Your Money: Fed’s surprise cut is a cure for mortgage rate envy

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NEW YORK (Reuters) – When Kristin Tassi bought her house in Chicago two years ago, she was disappointed to get an interest rate of 4% on her mortgage. All of her friends had lower rates.

Experts said rates were on the way up from that point forward, but Tassi could not stop obsessing about the numbers game. (reut.rs/2wwhC0d)

Fast-forward two years: Tassi, a 35-year-old public relations executive, is getting unsolicited offers in the mail to refinance at 3.25% – and that was before the Federal Reserve cut borrowing costs by half a percentage point in a surprise move on March 3.

As the U.S. central bank’s move slowly gets priced into mortgage rates, there will likely be more drops.

“I’m pretty sure at 3%, we can’t say no,” Tassi said. “But what about next week, or the week after? I don’t know when the right time will be.”

Mortgage experts caution homeowners not to try to time the market. But with surprise global economic factors, including trade wars and the coronavirus outbreak, Zillow’s director of economic research, Skylar Olsen, said the current theme for interest rates is: “We don’t know.”

The decision about whether or not to refinance and at what rate comes down to your own personal financial situation. If you are trying to lower your monthly spending now, then refinancing even half a percentage point can work magic on your budget.

Just be aware of the fees involved – usually several thousand dollars, which either need to be paid directly or added to the loan. You also add time to your mortgage. And if you are cashing out any equity in the process, you will owe more overall.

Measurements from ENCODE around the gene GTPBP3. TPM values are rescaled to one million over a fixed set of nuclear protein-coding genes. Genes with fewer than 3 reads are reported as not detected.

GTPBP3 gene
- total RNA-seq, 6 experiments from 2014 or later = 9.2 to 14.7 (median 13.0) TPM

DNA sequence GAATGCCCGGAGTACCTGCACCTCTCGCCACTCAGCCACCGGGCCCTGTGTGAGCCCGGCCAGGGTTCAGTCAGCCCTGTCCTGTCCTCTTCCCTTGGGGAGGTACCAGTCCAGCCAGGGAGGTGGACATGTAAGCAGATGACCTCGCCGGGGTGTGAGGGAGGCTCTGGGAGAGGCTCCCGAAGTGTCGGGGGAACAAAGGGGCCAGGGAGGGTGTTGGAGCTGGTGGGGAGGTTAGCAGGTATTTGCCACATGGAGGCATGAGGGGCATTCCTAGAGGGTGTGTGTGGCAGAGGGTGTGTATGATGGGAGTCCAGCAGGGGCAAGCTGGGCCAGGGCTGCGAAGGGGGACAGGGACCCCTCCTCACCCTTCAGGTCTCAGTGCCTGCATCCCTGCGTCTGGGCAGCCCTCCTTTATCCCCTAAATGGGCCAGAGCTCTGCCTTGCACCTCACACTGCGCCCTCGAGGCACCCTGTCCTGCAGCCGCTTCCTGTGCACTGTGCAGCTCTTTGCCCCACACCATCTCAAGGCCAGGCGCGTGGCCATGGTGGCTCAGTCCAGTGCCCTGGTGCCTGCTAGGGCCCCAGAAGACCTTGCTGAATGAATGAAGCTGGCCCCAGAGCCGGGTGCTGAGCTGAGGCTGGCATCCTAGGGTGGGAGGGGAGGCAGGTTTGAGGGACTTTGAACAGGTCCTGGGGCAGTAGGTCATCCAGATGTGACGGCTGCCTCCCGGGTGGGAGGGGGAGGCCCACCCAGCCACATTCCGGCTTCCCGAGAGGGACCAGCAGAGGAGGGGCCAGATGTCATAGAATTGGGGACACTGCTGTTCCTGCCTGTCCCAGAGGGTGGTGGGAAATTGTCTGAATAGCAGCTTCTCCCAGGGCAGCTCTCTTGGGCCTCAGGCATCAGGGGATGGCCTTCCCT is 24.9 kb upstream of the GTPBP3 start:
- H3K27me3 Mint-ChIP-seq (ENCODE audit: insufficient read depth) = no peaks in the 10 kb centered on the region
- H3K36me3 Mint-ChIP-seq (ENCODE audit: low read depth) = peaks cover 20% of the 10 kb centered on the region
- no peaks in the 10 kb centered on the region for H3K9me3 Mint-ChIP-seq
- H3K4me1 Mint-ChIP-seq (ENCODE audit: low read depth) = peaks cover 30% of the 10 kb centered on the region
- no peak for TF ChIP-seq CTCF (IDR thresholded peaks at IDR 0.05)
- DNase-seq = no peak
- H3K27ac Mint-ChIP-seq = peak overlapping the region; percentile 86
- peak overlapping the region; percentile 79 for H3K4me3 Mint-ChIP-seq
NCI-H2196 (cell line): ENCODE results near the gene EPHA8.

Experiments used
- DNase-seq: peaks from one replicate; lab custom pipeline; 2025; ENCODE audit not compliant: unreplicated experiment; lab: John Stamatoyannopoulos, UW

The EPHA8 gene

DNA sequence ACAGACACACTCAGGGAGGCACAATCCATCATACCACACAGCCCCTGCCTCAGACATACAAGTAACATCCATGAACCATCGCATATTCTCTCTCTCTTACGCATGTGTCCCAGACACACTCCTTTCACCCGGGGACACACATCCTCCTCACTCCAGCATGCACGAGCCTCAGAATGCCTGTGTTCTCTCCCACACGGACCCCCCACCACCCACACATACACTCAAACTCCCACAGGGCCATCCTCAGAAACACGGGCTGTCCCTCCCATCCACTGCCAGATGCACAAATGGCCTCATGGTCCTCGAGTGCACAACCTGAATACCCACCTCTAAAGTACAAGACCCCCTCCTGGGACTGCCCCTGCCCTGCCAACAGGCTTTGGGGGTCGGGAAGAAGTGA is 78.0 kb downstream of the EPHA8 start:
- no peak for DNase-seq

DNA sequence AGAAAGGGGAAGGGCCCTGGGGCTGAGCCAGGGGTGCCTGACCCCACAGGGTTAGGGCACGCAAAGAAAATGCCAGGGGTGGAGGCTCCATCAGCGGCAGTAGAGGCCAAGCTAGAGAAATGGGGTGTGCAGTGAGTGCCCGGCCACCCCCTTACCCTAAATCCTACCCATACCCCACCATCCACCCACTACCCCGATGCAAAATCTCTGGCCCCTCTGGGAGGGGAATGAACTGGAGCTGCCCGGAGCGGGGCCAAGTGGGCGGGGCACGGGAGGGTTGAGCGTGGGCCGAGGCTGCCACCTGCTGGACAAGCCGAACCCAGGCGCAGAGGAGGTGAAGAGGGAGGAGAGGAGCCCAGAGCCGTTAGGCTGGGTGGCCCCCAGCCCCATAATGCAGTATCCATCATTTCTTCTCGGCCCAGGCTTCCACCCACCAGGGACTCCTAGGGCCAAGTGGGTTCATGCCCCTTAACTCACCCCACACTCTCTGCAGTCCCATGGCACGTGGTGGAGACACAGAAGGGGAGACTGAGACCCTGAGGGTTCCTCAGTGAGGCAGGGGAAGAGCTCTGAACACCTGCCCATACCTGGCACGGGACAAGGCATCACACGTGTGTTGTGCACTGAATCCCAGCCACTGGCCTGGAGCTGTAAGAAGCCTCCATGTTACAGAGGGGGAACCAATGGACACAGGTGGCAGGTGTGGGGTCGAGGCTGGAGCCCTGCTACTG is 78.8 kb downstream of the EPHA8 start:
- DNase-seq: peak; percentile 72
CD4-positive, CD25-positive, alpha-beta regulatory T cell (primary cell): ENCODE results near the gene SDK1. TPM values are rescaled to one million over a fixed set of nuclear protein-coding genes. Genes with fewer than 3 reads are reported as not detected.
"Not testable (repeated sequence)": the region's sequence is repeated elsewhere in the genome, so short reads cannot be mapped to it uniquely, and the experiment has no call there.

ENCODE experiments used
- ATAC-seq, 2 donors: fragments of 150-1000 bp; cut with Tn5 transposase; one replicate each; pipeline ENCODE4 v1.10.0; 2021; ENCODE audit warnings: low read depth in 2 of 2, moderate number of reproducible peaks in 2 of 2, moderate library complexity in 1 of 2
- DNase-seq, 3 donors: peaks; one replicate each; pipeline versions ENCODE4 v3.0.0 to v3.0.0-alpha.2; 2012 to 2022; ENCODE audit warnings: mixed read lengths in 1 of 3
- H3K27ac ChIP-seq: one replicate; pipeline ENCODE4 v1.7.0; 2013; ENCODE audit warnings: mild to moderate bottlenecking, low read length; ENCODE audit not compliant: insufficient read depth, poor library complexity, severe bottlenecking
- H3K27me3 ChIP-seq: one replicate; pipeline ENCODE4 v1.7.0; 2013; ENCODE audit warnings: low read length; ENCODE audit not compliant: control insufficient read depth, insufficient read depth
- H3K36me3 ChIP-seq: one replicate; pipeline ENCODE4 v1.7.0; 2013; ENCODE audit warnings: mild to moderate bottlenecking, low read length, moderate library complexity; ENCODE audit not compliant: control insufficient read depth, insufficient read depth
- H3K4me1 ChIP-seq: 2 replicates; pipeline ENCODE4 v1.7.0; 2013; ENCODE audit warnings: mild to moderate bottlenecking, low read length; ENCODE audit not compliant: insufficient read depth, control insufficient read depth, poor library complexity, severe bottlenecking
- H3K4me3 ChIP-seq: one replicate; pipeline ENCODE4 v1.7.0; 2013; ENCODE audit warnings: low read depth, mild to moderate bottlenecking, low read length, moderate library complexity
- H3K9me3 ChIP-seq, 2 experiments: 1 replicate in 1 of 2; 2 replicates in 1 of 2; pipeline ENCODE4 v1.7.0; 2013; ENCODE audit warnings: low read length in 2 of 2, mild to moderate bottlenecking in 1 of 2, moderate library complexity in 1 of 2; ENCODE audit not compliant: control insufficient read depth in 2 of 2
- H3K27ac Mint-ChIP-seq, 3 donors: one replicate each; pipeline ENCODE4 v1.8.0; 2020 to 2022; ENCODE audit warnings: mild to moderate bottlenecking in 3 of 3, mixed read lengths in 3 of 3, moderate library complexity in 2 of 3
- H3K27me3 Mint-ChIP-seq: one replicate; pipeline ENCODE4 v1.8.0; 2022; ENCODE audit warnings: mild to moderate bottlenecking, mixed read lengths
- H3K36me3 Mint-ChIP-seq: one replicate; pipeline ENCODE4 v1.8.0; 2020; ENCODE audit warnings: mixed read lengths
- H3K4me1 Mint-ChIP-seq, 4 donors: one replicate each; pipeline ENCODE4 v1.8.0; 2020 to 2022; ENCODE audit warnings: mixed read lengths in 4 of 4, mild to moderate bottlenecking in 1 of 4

George Burkley, an independent mortgage broker in Indiana, was scrounging for decent rates for clients two years ago. Now he has a bucket next to his desk with 43 files ready for do-overs as he is systematically culling through all of the mortgages he booked at more than 4% rates of interest.

This week, Burkley was able to help a friend consolidate his first and second mortgages plus credit card debt, and turned around his cash flow by $1,700 per month.

“I told him, now you can work smarter, not harder,” Burkley said.


If your goal is to get out of debt sooner or save costs over the long-term, think about shortening your loan term to a 15- or 20-year loan instead of the more common 30-year mortgage. You could get rates below 3% now, depending on the circumstances.

This move is not for everyone, however, because shorter loans come with higher monthly payments, even if the rates are lower. If you are not planning to stay in your home past the time your payments end, then you might not enjoy the benefits of speeding it up. In the meantime, you might have been able to use that extra monthly money for other uses, like building an emergency fund or saving for retirement.

“Once you’ve committed, you can’t make a change easily or without cost,” warned Keith Gumbinger, vice president of HSH.com, a mortgage information website.

Of course, whether or not you will ever have a chance to get such low rates again is a hard game to play.

“If this was just quick correction, and we’re heading back to steady and slow growth, that’s one thing. If there’s a recession, we’ll see,” Olsen said.

But then again, “It’s amazing how often these once-in-a-lifetime things happen,” Gumbinger said.

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